One question, one partial answer and one objection nearly led to a mistrial Monday afternoon in a 2016 fatal road rage shooting that left the shooter’s unarmed neighbor dead.
Michael W. Young, 49, Lambeth Court, was charged with second-degree murder after the deadly shooting Feb. 13, 2016 at the intersection of North Roan Street and Lambeth Court near Indian Trail School. That charge was later upgraded to first-degree murder. Jose Mijares, 45, who was unarmed, was killed by a single gunshot to the chest — something his youngest son, 13 at the time, witnessed.
The father and son were on their way to get gas and coffee when Young drove up on them, went around and stopped at the intersection stop sign. Mijares told his son he was going to see what the problem was and got out of his truck. Investigators said Mijares took a couple of steps before he was shot.
In her opening statements, Assistant District Attorney Erin McArdle told the jury there was no indication on Mijares or his clothing that the shot was from a close distance, and she said gunshot residue was found on the driver’s door and window sill area of Young’s truck.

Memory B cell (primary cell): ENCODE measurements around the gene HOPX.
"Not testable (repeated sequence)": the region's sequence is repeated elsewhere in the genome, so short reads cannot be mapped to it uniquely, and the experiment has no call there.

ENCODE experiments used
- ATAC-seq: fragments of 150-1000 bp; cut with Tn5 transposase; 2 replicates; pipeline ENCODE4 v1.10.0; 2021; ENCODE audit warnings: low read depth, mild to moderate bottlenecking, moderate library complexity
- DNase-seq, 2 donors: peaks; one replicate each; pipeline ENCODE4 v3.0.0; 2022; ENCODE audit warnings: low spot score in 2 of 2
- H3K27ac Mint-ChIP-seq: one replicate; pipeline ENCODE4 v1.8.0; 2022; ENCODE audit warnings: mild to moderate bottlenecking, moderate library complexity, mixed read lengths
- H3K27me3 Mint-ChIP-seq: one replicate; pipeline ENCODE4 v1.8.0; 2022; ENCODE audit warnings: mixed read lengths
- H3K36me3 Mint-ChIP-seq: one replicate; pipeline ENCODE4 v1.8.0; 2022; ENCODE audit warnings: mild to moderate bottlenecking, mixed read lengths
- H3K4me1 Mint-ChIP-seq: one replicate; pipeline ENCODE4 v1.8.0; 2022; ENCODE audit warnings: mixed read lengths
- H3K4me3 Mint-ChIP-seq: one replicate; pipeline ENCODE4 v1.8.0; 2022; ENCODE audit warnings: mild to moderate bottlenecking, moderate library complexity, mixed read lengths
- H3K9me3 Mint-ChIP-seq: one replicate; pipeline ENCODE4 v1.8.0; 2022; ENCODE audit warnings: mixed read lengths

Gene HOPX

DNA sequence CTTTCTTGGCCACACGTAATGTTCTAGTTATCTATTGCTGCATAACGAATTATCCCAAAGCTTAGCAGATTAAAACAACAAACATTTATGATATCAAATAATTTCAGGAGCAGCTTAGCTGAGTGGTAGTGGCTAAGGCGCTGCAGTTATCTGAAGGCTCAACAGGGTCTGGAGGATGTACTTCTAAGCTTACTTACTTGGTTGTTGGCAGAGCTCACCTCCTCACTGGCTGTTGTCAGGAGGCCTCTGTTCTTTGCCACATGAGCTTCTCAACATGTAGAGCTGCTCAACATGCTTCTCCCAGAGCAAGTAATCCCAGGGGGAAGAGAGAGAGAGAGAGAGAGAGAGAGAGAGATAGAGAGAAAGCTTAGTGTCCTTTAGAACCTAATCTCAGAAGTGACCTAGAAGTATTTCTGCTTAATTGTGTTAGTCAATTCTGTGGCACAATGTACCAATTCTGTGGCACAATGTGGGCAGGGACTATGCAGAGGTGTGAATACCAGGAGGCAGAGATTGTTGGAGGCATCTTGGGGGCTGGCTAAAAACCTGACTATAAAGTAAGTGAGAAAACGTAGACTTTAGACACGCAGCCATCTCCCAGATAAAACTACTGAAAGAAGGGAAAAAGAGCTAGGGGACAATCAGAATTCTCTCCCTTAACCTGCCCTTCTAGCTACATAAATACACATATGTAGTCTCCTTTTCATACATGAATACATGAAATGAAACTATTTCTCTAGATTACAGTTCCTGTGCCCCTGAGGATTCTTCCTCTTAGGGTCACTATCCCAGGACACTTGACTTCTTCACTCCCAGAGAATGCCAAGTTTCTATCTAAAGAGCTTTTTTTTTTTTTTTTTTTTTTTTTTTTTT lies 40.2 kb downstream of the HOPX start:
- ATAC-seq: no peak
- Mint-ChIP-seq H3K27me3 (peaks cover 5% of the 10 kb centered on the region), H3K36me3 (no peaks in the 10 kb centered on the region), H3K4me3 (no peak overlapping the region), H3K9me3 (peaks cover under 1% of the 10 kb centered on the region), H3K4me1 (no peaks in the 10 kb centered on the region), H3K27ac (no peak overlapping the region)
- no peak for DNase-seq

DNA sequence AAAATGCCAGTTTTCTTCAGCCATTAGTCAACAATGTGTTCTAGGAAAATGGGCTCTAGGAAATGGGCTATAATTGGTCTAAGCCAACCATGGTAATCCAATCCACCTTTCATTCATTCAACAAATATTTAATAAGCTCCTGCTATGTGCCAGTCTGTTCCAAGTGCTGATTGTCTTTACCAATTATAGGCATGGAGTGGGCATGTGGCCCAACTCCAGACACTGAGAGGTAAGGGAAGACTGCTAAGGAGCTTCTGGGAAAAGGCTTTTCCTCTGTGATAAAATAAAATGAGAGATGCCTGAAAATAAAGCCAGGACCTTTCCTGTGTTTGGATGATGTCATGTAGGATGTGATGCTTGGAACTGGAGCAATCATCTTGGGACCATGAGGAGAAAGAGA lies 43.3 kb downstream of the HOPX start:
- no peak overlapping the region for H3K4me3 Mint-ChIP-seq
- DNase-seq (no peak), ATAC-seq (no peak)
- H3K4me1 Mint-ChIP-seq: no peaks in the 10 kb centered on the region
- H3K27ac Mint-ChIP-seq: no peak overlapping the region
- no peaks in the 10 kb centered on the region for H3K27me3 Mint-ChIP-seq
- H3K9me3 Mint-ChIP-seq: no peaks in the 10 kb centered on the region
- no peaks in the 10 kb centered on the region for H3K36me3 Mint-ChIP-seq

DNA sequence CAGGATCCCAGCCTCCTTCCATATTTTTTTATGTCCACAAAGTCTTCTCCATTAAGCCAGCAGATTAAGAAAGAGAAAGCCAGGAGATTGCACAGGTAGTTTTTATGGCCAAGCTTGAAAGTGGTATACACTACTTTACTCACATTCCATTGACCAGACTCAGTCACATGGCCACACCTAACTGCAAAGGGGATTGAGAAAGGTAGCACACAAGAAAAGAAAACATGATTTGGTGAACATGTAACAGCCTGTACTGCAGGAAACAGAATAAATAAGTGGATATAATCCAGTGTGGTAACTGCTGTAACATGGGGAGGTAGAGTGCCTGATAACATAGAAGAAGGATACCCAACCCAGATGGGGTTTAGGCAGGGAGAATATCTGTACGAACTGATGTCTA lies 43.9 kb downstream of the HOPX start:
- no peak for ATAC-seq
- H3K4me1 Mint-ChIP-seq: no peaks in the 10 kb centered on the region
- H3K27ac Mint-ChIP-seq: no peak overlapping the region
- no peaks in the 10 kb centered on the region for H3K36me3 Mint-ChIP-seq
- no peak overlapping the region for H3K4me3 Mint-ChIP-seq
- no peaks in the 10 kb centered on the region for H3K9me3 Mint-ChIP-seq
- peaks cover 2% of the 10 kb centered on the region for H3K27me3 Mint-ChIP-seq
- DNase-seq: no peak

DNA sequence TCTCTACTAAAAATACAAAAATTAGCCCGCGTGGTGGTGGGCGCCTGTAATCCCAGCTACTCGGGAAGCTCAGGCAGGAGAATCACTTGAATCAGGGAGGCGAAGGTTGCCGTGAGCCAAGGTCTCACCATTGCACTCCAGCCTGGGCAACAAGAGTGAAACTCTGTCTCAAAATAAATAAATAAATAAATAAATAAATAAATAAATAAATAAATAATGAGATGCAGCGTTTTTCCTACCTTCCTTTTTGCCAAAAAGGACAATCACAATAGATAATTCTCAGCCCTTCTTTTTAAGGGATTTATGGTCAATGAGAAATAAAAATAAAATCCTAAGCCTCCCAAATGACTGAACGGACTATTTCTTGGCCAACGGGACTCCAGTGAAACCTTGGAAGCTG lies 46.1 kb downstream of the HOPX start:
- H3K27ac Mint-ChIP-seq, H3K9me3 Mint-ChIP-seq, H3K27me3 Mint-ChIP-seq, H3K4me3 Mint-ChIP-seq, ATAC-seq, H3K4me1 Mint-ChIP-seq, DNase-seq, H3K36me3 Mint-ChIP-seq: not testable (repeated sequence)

Defense attorney Matthew Spivey, who is defending the case with his father, Rick Spivey, told the jury his client warned Mijares after seeing him get out of his SUV.
“ ‘Stop. I’ve got a gun. I’ll shoot,’ ” Spivey yelled, imitating the warning he said his client shouted at Mijares. Spivey told the jury the state’s scientific evidence isn’t what’s important in the case, but it’s the relationship between Young and Mijares. The neighbors had apparently had more than one argument over the years they had been neighbors.
The trial was moving quickly with testimony from two EMS paramedics and a police evidence tech. The first witness was a passerby who testified he stopped to see if anyone needed help before realizing there had been a shooting. Auburn Kirkman said a young boy was leaning over Mijares’ body and opened his shirt, The boy told the witness, “He shot my dad.”